8 Ways Losing Muscle Affects Your Health
 
Muscle loss is common in older adults. Here's how that can affect your health.

8 Ways Losing Muscle Affects Your Health

Preventing age-related muscle loss is key to maintaining your good health.

Versatile to the core, muscles are the ultimate multitaskers. They enable movement, support organ function and boost metabolism. But it's a fact of life that we start to lose our muscles when we get older.

But what happens if you lose too much muscle?

"You have more than 600 muscles in your body, which accounts for up to 40 percent of your body weight — that's almost half of you," explains Suzette Pereira, Ph.D., a researcher specializing in ageing and muscle health at Abbott. "While ageing is natural, losing too much muscle is not and can directly impact your mobility, strength and energy levels, immune system and even organ function."

Advanced muscle loss, or sarcopenia, is one of the most important health problems facing the elderly, according to the Journal of Diabetes and Metabolic Disorders. Muscle loss doesn't happen overnight, but it's important to pay attention to what your body is telling you.

From Lean Muscle to Muscle Loss

If you're out of breath by the time you reach the top of the stairs, walking slower than normal, have recently been ill — or even hospitalised — and have lost weight, then you might be losing muscle.

The Hindustan Times reports that up to 71 percent of Indians have poor muscle health, likely due to protein deficiency. While it's easy to attribute a protein deficiency to a vegetarian diet, poor muscle health is as likely to be caused by sedentary lifestyle, according to the U.S. National Library of Medicine.

Muscle loss is common, but sarcopenia is serious. Sarcopenia can begin affecting your body when you're in your mid-40s, when strength and muscle mass begin to decline. Research has found that muscles become smaller and weaker and frailer as you age, the Hindustan Times reports, which can lead to frailty and even disability. And the Journal of Diabetes and Metabolic Disorders reports that sarcopenia affects about 10 percent of men and women over 60.

Keeping in Shape

Just because muscle loss is a natural part of aging doesn't mean you can't work to prevent it. There are plenty of easy lifestyle adjustments you can make to ensure you're staying strong and healthy as you age.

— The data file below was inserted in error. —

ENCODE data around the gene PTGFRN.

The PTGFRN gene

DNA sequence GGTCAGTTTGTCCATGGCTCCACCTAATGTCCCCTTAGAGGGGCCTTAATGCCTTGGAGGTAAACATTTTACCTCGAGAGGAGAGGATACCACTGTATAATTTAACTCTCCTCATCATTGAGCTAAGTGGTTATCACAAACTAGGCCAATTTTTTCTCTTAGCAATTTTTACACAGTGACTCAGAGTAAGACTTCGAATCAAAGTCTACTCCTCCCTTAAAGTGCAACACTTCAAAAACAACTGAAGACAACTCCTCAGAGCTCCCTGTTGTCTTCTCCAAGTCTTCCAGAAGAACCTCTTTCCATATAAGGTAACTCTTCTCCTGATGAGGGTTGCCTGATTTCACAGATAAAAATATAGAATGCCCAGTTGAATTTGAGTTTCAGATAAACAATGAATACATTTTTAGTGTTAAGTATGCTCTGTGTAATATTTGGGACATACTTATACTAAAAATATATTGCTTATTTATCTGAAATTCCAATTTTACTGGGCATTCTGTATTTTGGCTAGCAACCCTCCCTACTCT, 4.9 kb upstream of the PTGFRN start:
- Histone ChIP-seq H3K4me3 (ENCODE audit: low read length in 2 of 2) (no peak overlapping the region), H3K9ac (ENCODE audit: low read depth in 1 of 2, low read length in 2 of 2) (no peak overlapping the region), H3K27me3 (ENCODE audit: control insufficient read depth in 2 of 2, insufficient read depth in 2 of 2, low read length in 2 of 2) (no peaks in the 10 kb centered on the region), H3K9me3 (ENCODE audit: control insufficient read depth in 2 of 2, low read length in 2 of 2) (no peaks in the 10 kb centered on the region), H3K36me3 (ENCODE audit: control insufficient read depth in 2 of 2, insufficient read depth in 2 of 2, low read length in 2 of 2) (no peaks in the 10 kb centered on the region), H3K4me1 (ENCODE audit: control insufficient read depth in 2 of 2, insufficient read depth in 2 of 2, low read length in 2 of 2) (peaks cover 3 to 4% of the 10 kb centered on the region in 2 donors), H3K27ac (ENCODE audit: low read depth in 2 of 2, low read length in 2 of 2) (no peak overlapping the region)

• Exercise regularly, including cardio and resistance training.
  • Aim to eat a source of lean protein with every meal.
  • Include various sources of fruits, vegetables, whole grains and healthy fats in your diet.
  • Talk to your doctor about taking a supplement like HMB — beta-hydroxy-beta-methylbutyrate — a naturally occurring compound that supports muscle health.

By being proactive, you can help keep your muscles healthy so you always have the strength you need to do all of the things you enjoy.

Disclaimer: This publication / article / editorial is meant for awareness/educational purposes and does not constitute or imply an endorsement, sponsorship or recommendation of any Products. Please consult your doctor/ healthcare practitioner before starting any diet, medication or exercise.

What Are the Risks of Losing Too Much Muscle?

Losing too much muscle can have many deleterious effects on your health. When you lose muscle, you're less mobile, which means you're more prone to falls; the World Health Organization reports that falls are the second leading cause of accidental injury and death worldwide and that adults older than 65 years of age suffer the greatest number of fatal falls. Losing muscle can also increase your insulin resistance, putting you at greater risk of developing diabetes.

However, there are ways to age-proof your muscles, primarily by following a simple diet and exercise plan. Research published in The BMJ suggests that lean muscle mass — not fat mass or BMI — may be the best predictor of health status and longevity. Keeping your muscles healthy enables you to stay active and strong — so you can do the things you love.